Full disclosure: I was going into my first viewing of “Alex, Inc.” poised to like it, and not for a reason that’s immediately obvious.
In 2018, it seems perfectly normal to have a hit podcast be optioned to be adapted into a TV show, and that alone was enough to make me watch. I love podcasts. Being a city girl with a 40-minute commute to work means that I am inevitably walking around Manhattan with the soothing sounds of an NPR show in my ears.
So, yes, I was approaching the premiere episode, “Unfair Advantage,” with a bias toward podcasts, not towards Zach Braff. I didn’t watch a single episode of “Scrubs” before diving into this show, but I’m willing to bet that a factor in that show’s success (and hopefully this one’s) is the same charming earnestness that Braff brings to his character, Alex Schuman.
Schuman is 37, married to Rooni (a resplendent Tiya Sircar) and the father of two appropriately precocious children, Ben and Soraya. It’s a perfect interracial family that rests on the solid foundation of a happy, stable marriage, a rare sight in mainstream American television. It’s notable that the creators of “Alex Inc”. changed the Iranian-American wife of Real Alex, news producer Nazanin Rafsanjani and made her a feisty Indian-American lawyer named Arunima.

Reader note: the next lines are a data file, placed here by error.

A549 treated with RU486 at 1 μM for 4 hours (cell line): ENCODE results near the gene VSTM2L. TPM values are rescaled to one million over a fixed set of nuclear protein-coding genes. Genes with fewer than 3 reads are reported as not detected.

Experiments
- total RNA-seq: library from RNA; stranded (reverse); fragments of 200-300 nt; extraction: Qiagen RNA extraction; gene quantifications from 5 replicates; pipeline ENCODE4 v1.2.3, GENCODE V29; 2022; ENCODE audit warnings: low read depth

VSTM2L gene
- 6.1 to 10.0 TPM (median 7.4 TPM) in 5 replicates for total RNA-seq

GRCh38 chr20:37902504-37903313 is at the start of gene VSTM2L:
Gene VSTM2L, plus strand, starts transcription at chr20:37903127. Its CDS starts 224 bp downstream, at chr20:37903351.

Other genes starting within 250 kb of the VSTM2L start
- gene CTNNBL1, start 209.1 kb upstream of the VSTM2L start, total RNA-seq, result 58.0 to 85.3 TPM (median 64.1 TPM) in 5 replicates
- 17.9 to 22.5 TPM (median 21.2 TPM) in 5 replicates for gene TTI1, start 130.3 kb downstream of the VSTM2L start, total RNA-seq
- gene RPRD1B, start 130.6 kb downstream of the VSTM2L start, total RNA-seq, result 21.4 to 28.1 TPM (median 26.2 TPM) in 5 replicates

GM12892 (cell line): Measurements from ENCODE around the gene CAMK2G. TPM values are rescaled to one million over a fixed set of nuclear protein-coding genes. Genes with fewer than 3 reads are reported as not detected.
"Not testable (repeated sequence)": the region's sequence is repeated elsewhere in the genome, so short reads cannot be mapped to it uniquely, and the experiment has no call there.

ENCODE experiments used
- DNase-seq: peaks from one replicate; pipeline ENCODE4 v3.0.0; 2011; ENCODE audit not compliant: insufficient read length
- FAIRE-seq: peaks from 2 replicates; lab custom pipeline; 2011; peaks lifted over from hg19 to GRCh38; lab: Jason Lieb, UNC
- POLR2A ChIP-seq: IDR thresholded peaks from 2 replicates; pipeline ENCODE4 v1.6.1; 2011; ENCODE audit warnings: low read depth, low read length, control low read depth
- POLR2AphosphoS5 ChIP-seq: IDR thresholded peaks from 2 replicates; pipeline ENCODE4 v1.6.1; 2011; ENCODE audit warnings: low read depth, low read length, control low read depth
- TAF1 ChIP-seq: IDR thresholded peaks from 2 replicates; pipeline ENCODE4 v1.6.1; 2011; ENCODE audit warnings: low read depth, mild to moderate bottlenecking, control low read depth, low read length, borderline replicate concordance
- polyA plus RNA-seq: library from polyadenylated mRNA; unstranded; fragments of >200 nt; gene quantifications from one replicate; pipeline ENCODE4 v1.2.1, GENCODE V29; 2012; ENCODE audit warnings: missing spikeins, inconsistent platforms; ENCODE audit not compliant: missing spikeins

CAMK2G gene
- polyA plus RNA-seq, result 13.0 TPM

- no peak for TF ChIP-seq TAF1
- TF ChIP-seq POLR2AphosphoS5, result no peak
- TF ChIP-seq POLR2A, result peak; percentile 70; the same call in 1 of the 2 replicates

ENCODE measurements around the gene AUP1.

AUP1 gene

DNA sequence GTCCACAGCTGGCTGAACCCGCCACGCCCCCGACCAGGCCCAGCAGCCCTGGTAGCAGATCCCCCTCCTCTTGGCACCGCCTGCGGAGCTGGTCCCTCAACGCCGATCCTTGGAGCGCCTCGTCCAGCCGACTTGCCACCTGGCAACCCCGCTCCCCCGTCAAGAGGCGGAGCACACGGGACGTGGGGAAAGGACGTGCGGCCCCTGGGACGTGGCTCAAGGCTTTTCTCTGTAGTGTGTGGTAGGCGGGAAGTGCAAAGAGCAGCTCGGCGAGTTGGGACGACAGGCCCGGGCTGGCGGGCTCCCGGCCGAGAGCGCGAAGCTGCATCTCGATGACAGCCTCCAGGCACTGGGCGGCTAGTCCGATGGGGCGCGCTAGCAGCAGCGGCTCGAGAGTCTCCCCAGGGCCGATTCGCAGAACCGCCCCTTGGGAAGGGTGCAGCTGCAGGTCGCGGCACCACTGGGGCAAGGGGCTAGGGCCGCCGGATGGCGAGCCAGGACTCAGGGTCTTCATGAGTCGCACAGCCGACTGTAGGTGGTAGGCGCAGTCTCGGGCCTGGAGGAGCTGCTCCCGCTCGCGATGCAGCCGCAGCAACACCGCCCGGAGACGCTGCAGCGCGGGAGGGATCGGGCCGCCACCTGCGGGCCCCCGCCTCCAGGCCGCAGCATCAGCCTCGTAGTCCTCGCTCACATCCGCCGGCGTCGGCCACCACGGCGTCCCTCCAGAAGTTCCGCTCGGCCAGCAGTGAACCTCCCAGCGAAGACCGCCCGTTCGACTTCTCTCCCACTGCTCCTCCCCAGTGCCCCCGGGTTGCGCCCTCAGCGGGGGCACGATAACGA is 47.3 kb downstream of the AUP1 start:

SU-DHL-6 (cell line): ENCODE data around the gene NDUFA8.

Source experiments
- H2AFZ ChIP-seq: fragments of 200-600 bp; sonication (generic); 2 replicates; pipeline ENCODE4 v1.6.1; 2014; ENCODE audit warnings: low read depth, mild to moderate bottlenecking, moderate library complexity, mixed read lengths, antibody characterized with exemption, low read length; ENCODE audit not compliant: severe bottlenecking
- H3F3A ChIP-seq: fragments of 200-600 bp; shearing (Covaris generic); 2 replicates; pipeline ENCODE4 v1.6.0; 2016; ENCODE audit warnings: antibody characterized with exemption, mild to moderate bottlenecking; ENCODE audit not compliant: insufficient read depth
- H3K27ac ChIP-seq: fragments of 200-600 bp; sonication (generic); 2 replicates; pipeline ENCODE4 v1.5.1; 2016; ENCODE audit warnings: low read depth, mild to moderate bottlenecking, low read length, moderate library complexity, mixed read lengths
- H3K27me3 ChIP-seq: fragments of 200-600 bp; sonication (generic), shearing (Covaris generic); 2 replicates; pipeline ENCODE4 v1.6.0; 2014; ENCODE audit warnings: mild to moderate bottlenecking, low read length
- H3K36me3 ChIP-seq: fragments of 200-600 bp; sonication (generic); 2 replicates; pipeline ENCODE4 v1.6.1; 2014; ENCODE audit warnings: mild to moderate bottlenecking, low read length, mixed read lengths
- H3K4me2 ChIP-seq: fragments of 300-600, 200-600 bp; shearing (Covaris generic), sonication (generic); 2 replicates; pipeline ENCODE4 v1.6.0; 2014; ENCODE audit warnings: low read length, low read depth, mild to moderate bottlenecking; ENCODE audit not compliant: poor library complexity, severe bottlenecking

It’s the right choice on multiple levels. Zach Braff has a great foil in Tiya Sircar, who is warm, genuine, and has great comic timing. And what’s more, Sircar gets to go beyond the trope of the faithful wife/mother and establish her agency and individual personhood early in the episode. She is one of the reasons I was (and I suspect viewers will be) enamored of the Schumans: she’s a smart, strong, funny woman with a clear voice.
Rooni supports her partner but is treated like a valued stakeholder not only in her marriage and family but also in the business endeavor central to the show.
“Alex, Inc.” hits so many more of the right notes. The whole family is goofy enough for a sitcom, but never too over the top. Characters seem more real and are given the breathing room to react and laugh at each other’s jokes. The conflict between Alex and Rooni is handled very gracefully, as are the parenting moments Alex has with his two children. Venture capitalist Chris Sacca, who was an investor in Real Alex’s company, Gimlet Media, plays himself for a fun cameo that’s well executed. A hoverboard is used in a way that makes sense.
The best part? The balance of heart and humor, of cheese and cheek, is spot on for a show that’s only an episode old.
Suffice to say, I will be tuning in next week.